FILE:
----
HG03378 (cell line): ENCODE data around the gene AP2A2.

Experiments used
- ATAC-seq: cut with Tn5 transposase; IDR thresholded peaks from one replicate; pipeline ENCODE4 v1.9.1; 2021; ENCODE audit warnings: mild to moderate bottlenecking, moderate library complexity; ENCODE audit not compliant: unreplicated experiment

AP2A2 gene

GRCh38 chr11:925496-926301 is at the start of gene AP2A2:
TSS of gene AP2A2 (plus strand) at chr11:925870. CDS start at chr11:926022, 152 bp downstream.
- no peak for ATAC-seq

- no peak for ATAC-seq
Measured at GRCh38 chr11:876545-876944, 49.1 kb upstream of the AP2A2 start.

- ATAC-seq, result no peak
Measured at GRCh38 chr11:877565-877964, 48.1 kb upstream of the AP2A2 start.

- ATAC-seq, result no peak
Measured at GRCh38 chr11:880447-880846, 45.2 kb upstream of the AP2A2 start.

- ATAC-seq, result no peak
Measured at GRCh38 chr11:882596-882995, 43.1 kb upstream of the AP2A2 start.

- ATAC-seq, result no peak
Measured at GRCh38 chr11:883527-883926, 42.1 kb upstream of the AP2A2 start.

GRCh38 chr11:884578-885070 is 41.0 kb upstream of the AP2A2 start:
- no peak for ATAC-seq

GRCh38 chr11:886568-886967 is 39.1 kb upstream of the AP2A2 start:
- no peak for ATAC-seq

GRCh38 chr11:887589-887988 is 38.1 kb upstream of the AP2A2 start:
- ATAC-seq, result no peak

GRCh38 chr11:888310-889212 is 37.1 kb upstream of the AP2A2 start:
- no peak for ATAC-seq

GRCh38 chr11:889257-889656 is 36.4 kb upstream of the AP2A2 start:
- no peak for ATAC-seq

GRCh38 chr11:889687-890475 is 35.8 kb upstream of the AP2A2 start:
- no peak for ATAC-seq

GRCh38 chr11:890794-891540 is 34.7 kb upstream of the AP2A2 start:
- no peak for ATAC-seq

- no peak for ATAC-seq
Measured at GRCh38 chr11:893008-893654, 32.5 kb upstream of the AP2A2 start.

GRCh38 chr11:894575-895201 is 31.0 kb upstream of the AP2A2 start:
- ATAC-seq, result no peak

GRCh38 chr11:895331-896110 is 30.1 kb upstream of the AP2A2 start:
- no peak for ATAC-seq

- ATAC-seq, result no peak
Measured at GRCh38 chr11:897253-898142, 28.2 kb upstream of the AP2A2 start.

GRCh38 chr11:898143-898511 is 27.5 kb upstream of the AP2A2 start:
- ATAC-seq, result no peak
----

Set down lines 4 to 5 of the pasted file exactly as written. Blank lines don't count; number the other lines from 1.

AP2A2 gene

GRCh38 chr11:925496-926301 is at the start of gene AP2A2: